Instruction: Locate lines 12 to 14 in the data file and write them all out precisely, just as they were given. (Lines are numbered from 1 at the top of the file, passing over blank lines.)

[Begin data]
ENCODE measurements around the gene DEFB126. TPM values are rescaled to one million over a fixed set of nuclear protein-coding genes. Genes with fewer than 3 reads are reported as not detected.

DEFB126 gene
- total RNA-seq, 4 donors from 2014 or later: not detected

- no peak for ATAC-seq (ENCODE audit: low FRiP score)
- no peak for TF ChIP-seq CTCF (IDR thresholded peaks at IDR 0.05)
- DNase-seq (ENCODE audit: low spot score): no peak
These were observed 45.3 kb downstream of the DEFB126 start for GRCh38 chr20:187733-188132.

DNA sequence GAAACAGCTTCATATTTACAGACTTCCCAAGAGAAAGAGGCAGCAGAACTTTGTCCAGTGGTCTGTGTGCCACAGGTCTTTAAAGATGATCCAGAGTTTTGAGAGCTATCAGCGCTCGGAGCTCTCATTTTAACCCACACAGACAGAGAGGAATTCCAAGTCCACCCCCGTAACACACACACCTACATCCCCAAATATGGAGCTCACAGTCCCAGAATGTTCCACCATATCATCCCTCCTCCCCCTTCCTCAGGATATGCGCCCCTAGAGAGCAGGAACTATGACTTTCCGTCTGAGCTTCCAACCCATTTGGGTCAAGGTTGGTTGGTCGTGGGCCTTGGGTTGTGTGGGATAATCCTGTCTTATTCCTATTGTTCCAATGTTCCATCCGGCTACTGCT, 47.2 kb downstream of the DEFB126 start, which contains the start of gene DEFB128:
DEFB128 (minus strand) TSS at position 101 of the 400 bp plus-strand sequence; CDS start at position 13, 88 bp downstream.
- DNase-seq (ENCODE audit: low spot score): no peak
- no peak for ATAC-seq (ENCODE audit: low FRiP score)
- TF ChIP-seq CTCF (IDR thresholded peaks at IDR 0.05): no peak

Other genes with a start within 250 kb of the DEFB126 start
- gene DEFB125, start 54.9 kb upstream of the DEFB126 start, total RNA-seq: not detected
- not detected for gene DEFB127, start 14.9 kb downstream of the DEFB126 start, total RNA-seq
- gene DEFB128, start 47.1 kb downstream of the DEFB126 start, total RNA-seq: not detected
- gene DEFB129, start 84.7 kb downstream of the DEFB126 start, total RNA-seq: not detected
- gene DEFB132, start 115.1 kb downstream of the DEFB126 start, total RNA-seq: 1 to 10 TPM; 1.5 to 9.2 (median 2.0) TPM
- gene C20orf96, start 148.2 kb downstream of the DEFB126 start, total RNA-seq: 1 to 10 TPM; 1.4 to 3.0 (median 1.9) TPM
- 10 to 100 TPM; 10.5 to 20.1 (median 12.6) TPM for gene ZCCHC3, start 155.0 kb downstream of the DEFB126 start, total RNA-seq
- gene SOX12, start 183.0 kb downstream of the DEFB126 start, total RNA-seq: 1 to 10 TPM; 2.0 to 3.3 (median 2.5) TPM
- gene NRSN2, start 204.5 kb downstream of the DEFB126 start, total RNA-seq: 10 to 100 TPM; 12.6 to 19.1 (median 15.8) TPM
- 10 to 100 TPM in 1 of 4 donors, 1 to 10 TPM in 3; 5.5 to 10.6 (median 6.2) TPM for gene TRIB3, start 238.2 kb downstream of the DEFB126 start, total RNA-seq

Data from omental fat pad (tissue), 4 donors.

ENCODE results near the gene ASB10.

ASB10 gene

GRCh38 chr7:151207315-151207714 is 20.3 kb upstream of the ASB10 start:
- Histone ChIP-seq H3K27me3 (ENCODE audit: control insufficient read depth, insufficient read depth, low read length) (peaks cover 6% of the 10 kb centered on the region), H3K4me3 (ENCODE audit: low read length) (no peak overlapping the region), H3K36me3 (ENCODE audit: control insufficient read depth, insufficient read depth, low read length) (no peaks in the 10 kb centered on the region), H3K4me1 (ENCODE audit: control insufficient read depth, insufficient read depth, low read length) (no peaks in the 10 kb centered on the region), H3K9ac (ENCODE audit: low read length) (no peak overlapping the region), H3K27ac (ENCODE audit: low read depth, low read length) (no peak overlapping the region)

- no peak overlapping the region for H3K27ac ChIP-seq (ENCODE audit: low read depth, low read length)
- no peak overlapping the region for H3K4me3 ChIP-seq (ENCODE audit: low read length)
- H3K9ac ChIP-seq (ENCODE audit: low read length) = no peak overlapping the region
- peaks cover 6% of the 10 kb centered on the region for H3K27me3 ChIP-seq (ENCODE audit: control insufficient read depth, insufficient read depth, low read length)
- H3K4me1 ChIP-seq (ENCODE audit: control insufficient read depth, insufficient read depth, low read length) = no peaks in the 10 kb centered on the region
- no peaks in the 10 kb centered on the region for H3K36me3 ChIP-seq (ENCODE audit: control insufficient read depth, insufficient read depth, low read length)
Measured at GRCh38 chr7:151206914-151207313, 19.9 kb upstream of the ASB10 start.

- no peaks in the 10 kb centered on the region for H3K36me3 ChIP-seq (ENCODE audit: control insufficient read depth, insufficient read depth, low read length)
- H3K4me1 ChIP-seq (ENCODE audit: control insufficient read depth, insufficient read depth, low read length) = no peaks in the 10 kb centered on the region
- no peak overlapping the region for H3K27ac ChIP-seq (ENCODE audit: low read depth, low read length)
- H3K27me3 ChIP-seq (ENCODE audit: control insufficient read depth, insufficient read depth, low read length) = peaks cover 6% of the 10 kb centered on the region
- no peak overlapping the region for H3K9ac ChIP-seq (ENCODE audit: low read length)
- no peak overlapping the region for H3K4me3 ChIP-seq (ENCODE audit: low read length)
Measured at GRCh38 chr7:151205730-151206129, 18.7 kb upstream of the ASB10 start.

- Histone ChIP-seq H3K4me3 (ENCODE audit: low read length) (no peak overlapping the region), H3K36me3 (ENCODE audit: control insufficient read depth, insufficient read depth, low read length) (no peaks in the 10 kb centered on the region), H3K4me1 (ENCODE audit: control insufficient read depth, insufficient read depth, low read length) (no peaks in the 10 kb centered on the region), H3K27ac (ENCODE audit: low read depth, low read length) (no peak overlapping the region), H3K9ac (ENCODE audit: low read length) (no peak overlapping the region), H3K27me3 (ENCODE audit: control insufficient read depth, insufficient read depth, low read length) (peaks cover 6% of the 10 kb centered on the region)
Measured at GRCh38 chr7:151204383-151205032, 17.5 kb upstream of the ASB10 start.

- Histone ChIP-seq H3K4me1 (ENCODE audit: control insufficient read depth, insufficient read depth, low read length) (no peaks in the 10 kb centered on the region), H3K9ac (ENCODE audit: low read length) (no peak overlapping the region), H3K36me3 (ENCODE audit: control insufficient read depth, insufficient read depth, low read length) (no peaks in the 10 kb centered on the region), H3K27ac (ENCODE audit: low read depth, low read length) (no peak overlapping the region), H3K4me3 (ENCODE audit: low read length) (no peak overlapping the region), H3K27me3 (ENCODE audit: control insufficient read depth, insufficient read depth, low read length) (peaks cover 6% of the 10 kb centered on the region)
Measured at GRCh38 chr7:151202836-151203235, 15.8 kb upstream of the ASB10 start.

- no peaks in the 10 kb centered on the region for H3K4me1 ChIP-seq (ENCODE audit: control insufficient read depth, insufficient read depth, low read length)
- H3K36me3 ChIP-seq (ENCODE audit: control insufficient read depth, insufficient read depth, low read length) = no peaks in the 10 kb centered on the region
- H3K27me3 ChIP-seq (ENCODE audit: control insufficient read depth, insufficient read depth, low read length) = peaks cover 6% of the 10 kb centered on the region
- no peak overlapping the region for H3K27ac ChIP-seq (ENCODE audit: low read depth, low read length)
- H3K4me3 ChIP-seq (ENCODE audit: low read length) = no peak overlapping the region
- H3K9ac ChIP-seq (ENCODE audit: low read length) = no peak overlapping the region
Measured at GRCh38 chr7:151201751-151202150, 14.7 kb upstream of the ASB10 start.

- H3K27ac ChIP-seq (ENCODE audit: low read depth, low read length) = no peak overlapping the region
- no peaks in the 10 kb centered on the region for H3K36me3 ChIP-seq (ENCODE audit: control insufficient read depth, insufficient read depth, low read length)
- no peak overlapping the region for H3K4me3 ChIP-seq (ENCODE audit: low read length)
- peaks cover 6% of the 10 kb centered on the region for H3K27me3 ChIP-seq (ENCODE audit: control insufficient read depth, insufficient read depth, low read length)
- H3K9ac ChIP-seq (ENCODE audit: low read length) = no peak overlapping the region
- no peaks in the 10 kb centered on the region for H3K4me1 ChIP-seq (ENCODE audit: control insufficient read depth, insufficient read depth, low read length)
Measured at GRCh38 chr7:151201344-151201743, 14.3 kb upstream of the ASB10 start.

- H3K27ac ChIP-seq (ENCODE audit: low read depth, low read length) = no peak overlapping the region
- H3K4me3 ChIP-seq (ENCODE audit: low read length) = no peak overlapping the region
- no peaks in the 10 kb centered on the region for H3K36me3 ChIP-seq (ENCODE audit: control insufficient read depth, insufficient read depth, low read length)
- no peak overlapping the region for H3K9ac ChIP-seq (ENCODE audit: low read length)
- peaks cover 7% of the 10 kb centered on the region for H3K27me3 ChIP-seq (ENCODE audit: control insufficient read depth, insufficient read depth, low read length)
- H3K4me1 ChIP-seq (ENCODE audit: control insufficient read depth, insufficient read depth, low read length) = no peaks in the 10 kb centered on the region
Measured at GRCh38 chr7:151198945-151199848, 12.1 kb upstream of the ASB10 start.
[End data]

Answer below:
- TF ChIP-seq CTCF (IDR thresholded peaks at IDR 0.05): no peak

Other genes with a start within 250 kb of the DEFB126 start
- gene DEFB125, start 54.9 kb upstream of the DEFB126 start, total RNA-seq: not detected